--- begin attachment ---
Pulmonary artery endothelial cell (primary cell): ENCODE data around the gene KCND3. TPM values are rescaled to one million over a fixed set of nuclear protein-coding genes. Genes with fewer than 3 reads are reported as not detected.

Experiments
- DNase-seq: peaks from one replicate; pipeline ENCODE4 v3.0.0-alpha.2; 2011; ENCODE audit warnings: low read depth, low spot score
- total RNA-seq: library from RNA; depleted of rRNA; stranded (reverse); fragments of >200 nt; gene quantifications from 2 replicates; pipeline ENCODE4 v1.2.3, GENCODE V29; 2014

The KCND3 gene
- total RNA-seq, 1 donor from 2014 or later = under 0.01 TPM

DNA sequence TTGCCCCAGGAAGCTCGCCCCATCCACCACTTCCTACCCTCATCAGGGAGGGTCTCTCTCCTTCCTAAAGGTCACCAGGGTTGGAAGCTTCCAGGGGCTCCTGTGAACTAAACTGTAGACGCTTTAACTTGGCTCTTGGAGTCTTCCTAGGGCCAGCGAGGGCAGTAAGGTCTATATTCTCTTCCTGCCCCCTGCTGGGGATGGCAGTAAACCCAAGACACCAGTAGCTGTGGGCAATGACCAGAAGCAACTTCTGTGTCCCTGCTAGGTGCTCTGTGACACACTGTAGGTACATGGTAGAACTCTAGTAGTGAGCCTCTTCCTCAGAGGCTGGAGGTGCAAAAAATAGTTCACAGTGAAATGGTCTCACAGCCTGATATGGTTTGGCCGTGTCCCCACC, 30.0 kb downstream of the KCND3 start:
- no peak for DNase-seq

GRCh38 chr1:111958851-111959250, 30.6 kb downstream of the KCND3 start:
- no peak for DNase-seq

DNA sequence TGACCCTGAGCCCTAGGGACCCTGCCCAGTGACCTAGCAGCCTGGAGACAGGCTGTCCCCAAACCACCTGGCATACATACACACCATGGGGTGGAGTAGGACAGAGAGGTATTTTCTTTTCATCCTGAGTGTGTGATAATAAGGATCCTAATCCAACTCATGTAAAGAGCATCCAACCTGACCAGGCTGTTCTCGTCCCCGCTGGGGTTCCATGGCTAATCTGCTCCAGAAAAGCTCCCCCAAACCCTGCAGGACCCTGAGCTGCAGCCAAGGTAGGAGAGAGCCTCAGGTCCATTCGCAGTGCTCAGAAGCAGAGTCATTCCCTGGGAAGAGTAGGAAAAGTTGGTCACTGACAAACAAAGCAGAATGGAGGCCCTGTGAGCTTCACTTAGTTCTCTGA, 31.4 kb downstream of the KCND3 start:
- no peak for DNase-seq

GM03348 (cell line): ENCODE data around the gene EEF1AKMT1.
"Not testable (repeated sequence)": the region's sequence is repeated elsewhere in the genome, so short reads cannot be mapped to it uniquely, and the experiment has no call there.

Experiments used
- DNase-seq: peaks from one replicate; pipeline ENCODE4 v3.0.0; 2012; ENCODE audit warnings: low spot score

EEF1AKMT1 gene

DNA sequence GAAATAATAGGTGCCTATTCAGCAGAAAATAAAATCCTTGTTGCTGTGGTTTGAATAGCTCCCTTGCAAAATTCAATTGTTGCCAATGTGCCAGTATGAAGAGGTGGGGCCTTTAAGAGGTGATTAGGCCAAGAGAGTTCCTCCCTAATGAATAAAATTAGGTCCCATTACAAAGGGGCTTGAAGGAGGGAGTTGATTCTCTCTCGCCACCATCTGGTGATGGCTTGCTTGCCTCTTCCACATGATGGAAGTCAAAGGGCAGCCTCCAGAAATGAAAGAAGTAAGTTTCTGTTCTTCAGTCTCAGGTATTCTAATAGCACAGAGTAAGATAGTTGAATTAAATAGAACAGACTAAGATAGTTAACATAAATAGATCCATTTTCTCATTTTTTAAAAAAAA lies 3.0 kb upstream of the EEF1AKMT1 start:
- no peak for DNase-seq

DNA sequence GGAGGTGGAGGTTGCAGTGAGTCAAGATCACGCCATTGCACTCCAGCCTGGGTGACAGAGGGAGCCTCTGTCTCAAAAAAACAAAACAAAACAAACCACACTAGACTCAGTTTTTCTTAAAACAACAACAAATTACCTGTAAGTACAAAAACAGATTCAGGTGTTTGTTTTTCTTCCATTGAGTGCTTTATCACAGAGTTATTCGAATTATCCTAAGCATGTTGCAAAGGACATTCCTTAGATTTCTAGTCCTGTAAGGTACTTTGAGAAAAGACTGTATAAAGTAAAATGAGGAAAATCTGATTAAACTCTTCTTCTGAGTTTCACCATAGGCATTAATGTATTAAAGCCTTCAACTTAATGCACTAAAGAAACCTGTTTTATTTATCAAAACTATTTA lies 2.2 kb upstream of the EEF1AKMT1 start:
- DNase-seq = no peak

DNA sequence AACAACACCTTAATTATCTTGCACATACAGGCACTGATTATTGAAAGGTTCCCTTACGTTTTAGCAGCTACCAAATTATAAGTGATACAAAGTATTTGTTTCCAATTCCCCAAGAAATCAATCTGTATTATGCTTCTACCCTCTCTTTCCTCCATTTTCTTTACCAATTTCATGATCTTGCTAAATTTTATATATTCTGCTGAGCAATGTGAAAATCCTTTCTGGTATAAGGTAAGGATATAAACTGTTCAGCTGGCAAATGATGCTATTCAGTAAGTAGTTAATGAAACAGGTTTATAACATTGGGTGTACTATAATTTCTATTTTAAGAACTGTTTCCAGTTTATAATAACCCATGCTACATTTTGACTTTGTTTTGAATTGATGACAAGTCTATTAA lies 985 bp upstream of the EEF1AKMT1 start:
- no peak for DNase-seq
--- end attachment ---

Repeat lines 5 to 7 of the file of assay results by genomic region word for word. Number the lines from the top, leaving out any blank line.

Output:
The KCND3 gene
- total RNA-seq, 1 donor from 2014 or later = under 0.01 TPM

DNA sequence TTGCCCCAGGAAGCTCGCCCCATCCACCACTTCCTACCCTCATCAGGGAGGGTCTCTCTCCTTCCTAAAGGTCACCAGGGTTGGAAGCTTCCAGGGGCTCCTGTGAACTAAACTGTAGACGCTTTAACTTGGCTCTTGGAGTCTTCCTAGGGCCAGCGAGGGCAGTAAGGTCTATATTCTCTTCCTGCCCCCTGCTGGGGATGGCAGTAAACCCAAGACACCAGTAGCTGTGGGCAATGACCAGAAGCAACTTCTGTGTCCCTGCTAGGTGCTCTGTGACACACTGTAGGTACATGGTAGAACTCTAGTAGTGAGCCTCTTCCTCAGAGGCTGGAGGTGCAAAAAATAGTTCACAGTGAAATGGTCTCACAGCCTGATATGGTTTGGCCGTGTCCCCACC, 30.0 kb downstream of the KCND3 start: